Late Autumn: Cursed with a Directionless Narrative
The film Late Autumn sold out in five seconds to kick off the film festival. Busan Haps' film critic, Thomas Bellmore, doesn't see what all the fuss is about.
2010 l 115min
Directed by KIM Tae-yong
Starring TANG Wei, HYUN Bin
Released after 7 years on bond, Tang Wei takes her character on a journey home for two days to take part in her mother’s funeral. Along the way she meets a vain Korean gigolo played by Hyun Bin, who asks her for $30 for a bus ticket. Their initial meeting is clearly not their last, and despite the dreary-eyed Tang Wei’s resistance to his initial charms, she eventually gives in to another meeting. This pairing sees two people who are utterly alone in their current existence looking for some way to reach out and connect, though a series of inexplicable dialogue exchanges causes the relationship to fall completely flat. This is not for a lack of trying, though, as these two attractive actors are doing their best to compensate for the transitions between speaking English, Chinese, and Korean. I simply can’t fault Tang Wei for her character’s deadpan approach to all that is happening around her, and the writing does not allow the character to evolve beyond the first frames of the film.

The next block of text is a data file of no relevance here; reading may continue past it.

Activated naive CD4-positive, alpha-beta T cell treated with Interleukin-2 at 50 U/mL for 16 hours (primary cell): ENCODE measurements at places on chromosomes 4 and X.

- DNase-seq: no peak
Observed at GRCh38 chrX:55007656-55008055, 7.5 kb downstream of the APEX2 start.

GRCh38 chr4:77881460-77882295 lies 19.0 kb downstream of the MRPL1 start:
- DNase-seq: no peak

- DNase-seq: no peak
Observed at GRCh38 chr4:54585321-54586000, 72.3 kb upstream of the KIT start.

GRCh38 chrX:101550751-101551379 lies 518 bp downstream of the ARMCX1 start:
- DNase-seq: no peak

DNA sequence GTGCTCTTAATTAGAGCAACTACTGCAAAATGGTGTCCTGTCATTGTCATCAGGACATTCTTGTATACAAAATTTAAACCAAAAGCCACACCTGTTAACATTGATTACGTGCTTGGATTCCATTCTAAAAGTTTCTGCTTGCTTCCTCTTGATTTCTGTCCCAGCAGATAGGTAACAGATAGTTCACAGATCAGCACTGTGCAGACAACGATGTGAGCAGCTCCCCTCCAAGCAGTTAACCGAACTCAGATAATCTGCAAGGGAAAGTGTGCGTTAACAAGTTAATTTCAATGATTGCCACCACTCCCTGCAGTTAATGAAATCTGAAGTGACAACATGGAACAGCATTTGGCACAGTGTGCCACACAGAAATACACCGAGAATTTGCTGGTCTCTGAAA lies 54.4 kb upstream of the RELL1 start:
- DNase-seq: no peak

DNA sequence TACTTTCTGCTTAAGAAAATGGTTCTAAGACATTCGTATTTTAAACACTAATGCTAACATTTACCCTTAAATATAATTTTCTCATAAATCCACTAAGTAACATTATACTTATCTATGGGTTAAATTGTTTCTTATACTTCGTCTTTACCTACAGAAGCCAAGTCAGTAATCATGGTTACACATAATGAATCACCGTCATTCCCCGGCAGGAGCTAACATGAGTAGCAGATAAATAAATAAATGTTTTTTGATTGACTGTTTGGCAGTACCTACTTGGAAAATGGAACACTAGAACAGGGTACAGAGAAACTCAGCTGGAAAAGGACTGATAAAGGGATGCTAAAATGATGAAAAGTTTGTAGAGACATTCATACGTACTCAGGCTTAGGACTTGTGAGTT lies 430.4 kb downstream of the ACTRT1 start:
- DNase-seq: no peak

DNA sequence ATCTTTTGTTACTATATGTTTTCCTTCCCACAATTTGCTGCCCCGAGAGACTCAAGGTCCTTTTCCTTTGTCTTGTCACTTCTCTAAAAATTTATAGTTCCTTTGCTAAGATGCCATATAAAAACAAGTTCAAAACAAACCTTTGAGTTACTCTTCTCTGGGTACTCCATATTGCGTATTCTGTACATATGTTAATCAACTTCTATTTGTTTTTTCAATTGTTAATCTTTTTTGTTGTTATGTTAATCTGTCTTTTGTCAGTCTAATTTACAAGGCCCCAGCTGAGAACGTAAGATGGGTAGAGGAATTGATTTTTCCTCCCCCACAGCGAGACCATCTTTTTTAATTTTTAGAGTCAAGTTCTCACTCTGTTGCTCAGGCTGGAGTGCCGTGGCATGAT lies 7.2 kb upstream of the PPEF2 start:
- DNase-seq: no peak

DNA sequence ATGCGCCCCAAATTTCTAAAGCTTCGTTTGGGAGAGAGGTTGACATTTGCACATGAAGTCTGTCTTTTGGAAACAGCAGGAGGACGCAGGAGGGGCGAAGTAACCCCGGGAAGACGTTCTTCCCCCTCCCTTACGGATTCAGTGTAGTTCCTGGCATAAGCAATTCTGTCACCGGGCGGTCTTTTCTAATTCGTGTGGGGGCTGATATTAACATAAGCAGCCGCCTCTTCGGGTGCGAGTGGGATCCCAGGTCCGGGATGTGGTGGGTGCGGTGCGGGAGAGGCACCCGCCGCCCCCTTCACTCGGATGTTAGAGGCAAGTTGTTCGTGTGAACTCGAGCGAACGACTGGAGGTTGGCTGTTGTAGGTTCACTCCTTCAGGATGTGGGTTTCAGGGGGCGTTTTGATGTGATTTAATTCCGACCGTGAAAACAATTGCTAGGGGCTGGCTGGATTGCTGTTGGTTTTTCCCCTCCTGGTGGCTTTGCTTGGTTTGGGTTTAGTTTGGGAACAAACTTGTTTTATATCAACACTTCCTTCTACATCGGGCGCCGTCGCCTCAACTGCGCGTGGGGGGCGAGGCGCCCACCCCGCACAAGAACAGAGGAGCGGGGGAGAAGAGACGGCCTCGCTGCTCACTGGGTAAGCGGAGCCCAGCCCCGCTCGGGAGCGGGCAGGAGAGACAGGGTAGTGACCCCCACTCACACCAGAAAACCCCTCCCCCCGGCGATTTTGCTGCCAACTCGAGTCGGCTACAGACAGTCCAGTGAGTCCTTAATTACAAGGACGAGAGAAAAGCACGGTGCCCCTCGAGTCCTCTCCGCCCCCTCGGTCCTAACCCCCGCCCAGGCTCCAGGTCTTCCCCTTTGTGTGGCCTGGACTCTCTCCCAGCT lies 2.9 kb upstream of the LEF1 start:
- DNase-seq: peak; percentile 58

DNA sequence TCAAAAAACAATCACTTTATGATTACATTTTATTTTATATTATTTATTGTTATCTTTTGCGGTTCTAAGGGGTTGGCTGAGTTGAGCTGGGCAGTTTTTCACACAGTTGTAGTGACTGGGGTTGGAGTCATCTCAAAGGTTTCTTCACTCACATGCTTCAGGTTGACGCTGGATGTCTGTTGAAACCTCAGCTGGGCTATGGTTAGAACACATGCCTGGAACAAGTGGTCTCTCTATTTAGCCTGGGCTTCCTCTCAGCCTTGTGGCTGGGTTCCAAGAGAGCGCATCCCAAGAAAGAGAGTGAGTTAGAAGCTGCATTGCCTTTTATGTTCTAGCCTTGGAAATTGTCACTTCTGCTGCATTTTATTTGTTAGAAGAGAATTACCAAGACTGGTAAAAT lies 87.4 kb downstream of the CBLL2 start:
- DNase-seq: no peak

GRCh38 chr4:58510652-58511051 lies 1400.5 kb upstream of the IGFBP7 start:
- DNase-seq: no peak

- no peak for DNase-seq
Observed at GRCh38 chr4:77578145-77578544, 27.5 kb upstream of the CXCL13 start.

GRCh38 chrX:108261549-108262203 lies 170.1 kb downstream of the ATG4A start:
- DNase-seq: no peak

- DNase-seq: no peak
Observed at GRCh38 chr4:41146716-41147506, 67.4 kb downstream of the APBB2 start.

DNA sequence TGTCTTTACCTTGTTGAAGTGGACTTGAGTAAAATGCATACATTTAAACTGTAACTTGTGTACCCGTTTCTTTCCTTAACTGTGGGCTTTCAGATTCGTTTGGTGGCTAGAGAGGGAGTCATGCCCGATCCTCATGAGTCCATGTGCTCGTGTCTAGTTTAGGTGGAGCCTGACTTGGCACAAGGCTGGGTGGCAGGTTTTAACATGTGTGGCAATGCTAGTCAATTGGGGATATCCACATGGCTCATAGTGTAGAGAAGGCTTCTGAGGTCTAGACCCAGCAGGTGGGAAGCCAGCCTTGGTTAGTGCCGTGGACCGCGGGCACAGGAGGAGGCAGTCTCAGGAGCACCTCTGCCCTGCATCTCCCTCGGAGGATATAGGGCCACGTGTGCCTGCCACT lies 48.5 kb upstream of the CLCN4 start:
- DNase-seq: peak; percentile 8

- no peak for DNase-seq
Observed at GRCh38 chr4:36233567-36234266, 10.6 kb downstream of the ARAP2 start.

It’s frustrating to see such gorgeous cinematography and production design go to waste on a narrative that is somewhat aimless in its intent. Everything comes full circle in the end, and we are no closer to understanding how Tang Wei’s character feels about the horrific events that have unfolded in her life. Her last fleeting opportunity to find her way back to a tender, loving relationship with Hyun Bin’s gigolo is thwarted by a rather odd conclusion to one of the lesser side plots involving a rich housewife and her “dangerously relentless” husband. Also, in what I see as a rather self-indulgent stylistic choice of writer/director KIM Tae-yong, the film takes a moment to observe a nondescript Caucasian couple in a witless bout of “lovers chatter” which then transitions into an extremely bewildering ballet piece. This scene is not only overwrought in its design and execution; it has absolutely nothing to do with the narrative, either symbolically or literally. I’m sorry to say that Late Autumn, overall, just failed to involve me in its performances and narrative as much as its outstanding cinematography and production design.
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